Men started to jump into the sea from the ship’s superstructure, others waded in and pushed off from the main deck, awash in the sea on the starboard side. The Captain ordered abandon ship. Phil Barker, the paymaster and a former member of the University of California swim team, did a swan dive from the forecastle!

The Coast Guard Reserve ensign in charge of the landing craft on the transport Arthur Middleton, his job of landing infantry troops ashore not yet completed, ordered his Higgins boats to the rescue of the men in the water. I learned later that his father was an Annapolis graduate, and now an admiral in the regular navy. The son, to show his independence, grew a beard and signed up as a reserve ensign in the Coast Guard.

That independence of spirit was at the core of his decision to rescue the crew of Worden. Once he recognized that there was no Japanese resistance to the landing, he took it upon himself to come to our rescue, instead of completing the job of landing the Army troops.

Chart of wreckage area

Of course, I didn’t know any of this at the time. What I did know was that there was hardly anyone left aboard and I didn’t want to be sucked underwater when the ship went down. So I took my 45-caliber pistol from the belt around my waist, took off my shoes, and pushed off into the icy water, clinging to one of the wood "shores" that I had ordered topside. sometime before. The rubber life jacket issued to all hands proved useless; it deflated almost immediately and offered no buoyancy.

What did I think about in the water? I had no heroic thoughts and I didn’t remember my love for my mother or anyone else. My mind was clear; I was intent on survival.

The real heroes were two enlisted men who lifted one of their number, whose leg was broken in the initial jolt when we grounded, from the wardroom transom and tossed him into a life-jacket and then into the water. He was eventually rescued. Without this bold act, the injured man would have gone down with the ship.

Some minutes later — whether it was five minutes or twenty eludes me today — a Higgins boat came to my rescue, lowering its landing ramp directly into the water, which freely filled the bottom of the boat. I was pulled in over the ramp and taken to a rope ladder that was hanging down the side of the Middleton. I tried to move my legs. They were stiff from the icy water; I could not move them. The crew hoisted me aboard in some kind of a net.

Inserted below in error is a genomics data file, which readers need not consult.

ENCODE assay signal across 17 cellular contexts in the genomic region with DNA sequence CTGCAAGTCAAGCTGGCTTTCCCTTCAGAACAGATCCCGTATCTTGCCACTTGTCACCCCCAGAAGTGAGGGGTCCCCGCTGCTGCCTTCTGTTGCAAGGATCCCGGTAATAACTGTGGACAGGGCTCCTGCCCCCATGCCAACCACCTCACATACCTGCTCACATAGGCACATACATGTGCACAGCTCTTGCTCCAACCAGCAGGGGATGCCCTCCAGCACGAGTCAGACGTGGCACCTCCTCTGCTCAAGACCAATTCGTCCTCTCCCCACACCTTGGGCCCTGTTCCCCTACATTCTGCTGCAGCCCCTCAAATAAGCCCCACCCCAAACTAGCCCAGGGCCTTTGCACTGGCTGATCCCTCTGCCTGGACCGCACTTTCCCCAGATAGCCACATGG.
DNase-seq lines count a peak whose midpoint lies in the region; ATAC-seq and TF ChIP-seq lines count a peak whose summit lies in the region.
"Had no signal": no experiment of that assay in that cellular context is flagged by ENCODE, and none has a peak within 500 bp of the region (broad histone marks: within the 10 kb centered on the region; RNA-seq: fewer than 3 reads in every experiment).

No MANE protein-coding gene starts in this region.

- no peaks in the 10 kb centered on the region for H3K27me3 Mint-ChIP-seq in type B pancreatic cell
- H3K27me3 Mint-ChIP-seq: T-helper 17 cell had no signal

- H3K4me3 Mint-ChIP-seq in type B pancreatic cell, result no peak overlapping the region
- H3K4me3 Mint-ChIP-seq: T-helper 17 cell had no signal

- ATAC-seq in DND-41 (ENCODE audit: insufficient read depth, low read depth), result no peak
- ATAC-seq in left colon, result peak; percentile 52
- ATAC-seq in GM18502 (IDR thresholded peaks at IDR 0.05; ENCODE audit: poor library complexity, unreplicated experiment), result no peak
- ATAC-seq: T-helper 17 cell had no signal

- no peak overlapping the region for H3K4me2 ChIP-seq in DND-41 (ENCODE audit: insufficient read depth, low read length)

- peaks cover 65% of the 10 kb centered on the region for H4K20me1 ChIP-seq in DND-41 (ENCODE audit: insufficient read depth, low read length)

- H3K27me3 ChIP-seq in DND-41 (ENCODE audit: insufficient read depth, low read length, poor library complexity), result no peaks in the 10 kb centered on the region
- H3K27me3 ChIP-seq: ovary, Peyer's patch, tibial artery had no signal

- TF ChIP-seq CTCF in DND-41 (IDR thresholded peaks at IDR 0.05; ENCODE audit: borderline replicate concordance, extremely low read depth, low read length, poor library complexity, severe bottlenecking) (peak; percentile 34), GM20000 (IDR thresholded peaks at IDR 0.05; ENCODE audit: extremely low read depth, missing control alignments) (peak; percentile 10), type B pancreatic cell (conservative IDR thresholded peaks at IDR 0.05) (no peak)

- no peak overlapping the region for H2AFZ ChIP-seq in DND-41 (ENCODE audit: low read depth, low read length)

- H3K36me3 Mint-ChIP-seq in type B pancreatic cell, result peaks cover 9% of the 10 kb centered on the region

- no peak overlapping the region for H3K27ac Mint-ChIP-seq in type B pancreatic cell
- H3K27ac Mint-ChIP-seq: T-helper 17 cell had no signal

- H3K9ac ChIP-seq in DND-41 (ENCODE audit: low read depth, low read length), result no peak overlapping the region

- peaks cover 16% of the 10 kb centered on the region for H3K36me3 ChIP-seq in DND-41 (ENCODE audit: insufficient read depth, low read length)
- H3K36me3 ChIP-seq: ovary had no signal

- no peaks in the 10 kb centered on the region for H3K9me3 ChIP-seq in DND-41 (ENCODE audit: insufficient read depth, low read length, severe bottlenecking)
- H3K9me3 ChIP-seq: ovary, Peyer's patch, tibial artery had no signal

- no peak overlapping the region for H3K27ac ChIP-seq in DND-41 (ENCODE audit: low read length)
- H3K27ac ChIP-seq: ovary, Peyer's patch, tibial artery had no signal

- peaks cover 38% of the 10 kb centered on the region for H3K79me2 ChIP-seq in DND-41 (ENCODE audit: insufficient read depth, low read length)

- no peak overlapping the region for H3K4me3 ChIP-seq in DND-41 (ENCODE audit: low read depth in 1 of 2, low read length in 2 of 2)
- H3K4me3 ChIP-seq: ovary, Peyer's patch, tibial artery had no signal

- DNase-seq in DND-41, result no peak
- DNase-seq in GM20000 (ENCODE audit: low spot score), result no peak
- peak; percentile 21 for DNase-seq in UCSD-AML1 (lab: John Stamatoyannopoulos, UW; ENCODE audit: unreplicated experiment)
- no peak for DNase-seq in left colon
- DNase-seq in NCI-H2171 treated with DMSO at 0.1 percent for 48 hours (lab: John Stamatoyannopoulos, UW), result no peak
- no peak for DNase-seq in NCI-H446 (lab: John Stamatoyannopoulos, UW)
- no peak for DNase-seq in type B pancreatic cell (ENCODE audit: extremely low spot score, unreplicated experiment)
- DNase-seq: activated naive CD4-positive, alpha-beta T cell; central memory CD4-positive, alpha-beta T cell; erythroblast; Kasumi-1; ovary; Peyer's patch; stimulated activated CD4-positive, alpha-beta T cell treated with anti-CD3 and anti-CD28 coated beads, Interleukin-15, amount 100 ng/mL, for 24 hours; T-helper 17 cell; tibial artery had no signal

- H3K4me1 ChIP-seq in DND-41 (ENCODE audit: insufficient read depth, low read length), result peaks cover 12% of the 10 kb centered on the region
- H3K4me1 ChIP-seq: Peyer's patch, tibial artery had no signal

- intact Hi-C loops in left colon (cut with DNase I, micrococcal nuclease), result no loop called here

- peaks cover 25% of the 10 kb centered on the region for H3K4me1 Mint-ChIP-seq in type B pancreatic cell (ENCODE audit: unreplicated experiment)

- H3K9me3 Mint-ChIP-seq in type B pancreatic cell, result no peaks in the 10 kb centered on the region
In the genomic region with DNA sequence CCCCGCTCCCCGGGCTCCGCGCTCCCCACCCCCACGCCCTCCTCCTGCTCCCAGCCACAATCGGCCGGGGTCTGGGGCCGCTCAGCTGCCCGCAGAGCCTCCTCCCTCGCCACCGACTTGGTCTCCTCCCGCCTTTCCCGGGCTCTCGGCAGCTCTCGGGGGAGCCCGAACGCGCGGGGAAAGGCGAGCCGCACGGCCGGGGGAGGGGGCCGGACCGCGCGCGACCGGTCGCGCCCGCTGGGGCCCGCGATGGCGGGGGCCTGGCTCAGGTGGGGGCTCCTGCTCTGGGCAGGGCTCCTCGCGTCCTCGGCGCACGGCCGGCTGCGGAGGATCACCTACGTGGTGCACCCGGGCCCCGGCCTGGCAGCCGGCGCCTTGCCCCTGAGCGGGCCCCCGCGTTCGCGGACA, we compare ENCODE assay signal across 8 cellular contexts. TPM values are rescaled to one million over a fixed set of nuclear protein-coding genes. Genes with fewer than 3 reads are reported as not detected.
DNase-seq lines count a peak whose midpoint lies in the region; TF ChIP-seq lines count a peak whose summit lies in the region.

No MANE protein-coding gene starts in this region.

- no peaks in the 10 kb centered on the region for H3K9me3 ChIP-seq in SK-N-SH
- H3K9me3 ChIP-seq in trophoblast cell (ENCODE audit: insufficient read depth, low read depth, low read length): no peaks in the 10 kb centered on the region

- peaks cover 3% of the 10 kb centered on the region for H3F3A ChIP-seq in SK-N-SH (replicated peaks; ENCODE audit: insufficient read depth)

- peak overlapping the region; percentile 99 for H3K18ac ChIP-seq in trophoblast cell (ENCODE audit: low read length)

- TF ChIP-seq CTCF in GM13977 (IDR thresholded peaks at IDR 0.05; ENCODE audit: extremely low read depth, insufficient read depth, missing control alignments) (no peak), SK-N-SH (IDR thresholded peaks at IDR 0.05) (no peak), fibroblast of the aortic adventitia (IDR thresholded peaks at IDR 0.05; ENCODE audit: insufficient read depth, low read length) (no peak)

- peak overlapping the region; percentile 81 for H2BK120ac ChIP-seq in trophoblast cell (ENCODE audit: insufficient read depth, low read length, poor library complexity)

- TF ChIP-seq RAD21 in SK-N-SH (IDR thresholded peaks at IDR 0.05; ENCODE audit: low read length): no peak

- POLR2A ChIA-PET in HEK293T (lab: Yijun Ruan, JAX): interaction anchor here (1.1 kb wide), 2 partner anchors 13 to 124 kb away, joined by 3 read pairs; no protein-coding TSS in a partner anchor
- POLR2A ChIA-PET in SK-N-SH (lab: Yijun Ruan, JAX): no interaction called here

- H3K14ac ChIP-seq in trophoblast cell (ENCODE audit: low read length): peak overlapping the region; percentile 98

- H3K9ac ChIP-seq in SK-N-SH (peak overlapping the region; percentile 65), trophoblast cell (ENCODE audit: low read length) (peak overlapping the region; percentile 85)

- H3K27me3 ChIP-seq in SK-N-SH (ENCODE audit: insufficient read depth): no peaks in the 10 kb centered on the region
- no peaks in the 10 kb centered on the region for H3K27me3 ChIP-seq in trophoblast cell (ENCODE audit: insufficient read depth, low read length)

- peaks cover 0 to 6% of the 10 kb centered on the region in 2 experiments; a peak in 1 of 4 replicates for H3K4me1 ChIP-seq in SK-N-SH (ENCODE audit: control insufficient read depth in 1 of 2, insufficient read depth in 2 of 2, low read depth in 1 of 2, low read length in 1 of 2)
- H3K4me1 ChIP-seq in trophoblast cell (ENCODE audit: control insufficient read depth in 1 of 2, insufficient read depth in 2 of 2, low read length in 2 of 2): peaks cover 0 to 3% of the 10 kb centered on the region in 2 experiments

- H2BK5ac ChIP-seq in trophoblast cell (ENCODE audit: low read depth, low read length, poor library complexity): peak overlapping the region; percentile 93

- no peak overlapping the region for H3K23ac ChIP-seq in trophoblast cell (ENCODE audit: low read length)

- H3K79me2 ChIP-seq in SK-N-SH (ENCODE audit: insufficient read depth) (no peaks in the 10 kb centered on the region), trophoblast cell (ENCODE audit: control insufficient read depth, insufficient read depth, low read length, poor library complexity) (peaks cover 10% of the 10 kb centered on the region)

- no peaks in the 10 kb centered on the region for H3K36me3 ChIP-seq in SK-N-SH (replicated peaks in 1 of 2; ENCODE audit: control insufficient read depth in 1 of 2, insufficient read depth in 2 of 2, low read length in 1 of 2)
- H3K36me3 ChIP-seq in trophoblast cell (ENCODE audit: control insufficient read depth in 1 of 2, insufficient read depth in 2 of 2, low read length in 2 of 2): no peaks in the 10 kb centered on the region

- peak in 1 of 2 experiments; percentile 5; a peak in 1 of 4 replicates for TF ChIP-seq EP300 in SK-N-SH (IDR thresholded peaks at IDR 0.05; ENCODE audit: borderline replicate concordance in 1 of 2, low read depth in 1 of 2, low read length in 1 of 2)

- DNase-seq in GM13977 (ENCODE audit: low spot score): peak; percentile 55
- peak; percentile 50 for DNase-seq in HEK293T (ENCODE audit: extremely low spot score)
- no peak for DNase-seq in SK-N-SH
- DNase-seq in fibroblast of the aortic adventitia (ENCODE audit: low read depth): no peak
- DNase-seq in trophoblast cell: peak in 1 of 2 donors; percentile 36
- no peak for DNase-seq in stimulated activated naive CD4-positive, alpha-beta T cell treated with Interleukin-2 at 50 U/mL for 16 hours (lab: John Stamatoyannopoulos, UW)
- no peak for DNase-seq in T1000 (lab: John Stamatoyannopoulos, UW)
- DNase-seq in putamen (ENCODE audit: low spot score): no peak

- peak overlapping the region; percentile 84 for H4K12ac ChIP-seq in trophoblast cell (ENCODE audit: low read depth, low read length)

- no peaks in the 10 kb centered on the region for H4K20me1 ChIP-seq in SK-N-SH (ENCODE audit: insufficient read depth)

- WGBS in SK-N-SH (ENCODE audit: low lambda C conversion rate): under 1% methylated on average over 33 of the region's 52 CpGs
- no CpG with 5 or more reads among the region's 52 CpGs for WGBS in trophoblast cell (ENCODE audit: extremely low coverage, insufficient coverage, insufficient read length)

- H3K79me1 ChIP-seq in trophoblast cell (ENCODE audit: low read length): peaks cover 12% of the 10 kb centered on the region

Doctors aboard, with what looked like kitchen knives, cut the clothes off me. My chest was dry. The “jungle cloth” jacket, bound tight around my waist by the belt from which I had taken my pistol and closed tight at the neck, had kept the freezing water from my chest. In the warmth of the sick bay, my legs lost their numbness. The crew aboard gave me some clothes and a hot meal.

But all of the crew didn’t make it. My records show that three crew members died and were buried at sea or on Amchitka, and eleven others were listed as missing.

That night the Arthur Middleton dragged her anchor in the face of a 60 mile an hour north wind (called a Williwaw) and went aground. We had no power, heat or light; we camped in Army tents, and ate Army rations cooked on makeshift stoves set up on deck.

I was officially designated a survivor. I had lost everything of personal value when Worden went down: Clothing; personal mementoes, including the little miniature gold and silver tennis balls that I had won as a finalist in national tennis championships; books on economics that I had requested Professor Elmer Fagan at Stanford to send me (I had decided that after the war I would be a college instructor); a record of anti-Semitic incidents that I had kept up to date. My records show that on March 2, 1943, I filed a claim for reimbursement for personal property lost in the “marine disaster” in the amount of $355.25.

The Captain also wanted to know the value of the ship’s service stock on January 12th, and how it would be subdivided as to cigarettes, toilet articles, candy, etc. so he could put in for insurance. I guessed $700.

[See the original unedited typed text.]